|Type||Satellite television network|
Al Sharqiya ("The Eastern One") is Iraq's first privately owned satellite channel owned by the London, Baghdad and Dubai-based Iraqi media tycoon Saad al-Bazzaz, a secular nationalist from Mosul. Al-Bazzaz is also the Editor in Chief of the Azzaman newspaper. The station was launched in March 2004 and began regular transmission on 4 May 2004.
Al Sharqiya now has been gaining a growing audience with its mixture of popular current affairs, satire and Iraq's first reality TV programs .
The satellite channel with the greatest reach in Iraq, according to a June Ipsos-Stat poll, is the Saudi-owned news channel Al Arabiya with 41 percent reach, followed by private Iraqi satellite channel Al Sharqiya at 40 percent.
Sharqiya's founder says his current staff of 400 hopes to capture a wide audience by using political comedy and the kind of impartial news coverage unheard of during decades of rule by ousted head of state Saddam Hussein.
Since its formation in March 2004, the channel has gained a reputation for its humanitarian assistance and charity work which has been aimed at cities all over Iraq. As part of a programme called ‘Reputation and Capital’ (Saya’o Surmuiya) Al Sharqiya distributed a number of grants to small-scale projects that assist the needy and disabled around Iraq. The distribution of these grants around Iraq were as follows: 39% to Basra, 10% Najaf, 10% Baghdad, 7% Amara, 6%Karbala, 5%Kut, 4% Babylon, 4%Mosul, 3%Nasriya, 3%Kirkuk 5%Other cities.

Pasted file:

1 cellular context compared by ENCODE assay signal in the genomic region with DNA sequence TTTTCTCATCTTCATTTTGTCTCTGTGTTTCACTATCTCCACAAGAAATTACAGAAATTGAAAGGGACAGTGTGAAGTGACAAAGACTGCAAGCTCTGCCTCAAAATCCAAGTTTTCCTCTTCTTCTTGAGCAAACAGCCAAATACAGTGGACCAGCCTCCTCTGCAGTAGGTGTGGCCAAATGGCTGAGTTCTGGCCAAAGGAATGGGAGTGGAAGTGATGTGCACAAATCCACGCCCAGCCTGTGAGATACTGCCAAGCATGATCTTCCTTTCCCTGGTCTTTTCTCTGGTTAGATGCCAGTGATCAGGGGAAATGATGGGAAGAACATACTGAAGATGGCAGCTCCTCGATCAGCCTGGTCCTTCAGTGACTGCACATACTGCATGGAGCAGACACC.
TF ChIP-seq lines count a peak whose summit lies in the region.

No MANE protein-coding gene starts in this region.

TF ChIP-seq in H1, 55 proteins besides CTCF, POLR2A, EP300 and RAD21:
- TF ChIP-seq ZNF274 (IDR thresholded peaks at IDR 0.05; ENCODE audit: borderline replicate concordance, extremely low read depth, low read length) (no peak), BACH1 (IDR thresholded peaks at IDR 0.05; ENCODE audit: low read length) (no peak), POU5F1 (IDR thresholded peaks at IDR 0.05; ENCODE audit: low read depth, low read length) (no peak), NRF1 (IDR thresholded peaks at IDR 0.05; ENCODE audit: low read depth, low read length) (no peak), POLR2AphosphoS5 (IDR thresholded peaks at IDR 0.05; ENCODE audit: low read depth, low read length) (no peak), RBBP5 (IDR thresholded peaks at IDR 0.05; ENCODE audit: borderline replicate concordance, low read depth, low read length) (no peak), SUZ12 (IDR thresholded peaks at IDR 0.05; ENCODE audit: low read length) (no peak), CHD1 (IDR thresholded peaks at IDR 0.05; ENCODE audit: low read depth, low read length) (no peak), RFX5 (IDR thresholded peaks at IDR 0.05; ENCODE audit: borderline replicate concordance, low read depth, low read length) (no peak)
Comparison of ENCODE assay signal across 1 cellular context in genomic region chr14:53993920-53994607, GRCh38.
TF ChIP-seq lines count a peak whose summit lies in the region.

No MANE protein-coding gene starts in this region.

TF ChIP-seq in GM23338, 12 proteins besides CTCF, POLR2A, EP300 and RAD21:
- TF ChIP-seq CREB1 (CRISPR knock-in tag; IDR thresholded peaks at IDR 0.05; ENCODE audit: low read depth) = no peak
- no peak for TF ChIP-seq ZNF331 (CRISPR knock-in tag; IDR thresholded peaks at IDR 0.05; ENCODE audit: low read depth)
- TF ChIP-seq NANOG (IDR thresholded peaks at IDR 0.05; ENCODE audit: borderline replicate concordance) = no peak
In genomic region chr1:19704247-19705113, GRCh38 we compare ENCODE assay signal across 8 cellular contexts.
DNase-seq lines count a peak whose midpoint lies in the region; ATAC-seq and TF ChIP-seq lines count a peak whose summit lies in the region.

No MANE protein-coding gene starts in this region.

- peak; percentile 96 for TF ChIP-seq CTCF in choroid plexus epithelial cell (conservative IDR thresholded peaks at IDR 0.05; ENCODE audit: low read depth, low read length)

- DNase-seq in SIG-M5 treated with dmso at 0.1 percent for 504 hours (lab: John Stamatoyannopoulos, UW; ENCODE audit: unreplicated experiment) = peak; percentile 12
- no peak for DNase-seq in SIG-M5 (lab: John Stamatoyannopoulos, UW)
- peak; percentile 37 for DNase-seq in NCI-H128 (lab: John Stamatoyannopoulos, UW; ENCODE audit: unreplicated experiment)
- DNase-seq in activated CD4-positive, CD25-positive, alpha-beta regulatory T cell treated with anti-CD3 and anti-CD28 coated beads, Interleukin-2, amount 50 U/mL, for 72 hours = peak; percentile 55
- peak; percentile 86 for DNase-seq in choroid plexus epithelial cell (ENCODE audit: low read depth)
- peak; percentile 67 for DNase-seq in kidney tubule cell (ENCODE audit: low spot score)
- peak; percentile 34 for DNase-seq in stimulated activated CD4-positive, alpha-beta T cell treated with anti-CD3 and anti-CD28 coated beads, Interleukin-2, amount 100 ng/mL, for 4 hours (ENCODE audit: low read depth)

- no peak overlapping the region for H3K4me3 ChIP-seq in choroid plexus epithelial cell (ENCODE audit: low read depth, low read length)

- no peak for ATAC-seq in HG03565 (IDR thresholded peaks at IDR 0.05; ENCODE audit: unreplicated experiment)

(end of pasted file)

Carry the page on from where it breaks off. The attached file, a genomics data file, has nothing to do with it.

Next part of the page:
The channel’s line up for the holy month of Ramadan, including humanitarian programmes, comedies, dramas, satires, music and religion is widely watched in Iraq. Monetary aid dispensed during Ramadan to 90 of the poorest families in Iraq, equated to 1 million dollars in August 2010.
In August 2008 four staff were killed in Mosul whilst on assignment. The channel's head of news, Ali Wajih, blamed the Iraqi Government's al-Iraqiyyah channel, saying their "campaign of slander" against the channel was "morally responsible" for the killings.
Al Sharqiya TV was fined $87,000 on the 12th of August 2009  for falsely reporting that orders had been issued to arrest ex-detainees recently released by the United States. Maj. Gen. Qassim al-Moussawi, the main military spokesman in Baghdad, insisted he said only that ex-detainee files would be reviewed to determine if any of them were involved in a recent uptick in bombings.
Al Sharqiya in Western Media
"The last five years have witnessed a rebirth of Iraqi drama, journalism and TV production after years of eclipse under Saddam Hussein’s regime. What is notable in this Ramadan season is the abundance of humorous and satirical shows on several channels, particularly Al Sharqiya, which is owned by the Iraqi businessman Saad Al Bazzaz and broadcast from Dubai. “We chose comedies because people suffer in Iraq and we want to entertain them,” Alaa AdDahaan, Al Sharqyia’s program editor, told Agence France-Presse recently. “Most of the Iraqi artists are based abroad after fleeing the security situation in Iraq, so all scenes were shot in Syria.” The New York Times September 23, 2009
"For many, the problem is that negative coverage by foreign-based outlets is being used to fuel Iraqi despair. Perhaps that is why Al Sharqiya broadcasts several upbeat charity programs. These include “Ramadan’s Riches,” which sponsors needy children and families, and “Your Meal On Us,” which offers needy Iraqis food, a gift of $2,000, electric appliances and a luxury edition of the Koran. Al Rashid TV airs a daily program called “Free Cash,” in which people are asked simple questions and receive the equivalent of $30 for each correct answer". The New York Times
- One Day in Iraq: Media and comment, BBC
- Middle East Broadcasters - An Explosive market
- East counters West on Iraqi TV from ABC
- 4 Sharqiya Staff Kidnapped, Killed, Informed Comment, 2008-09-14
- Iraq TV 'morally responsible' for crew's killing: Al-Sharqiyah, Gulf in the media, 2008-09-13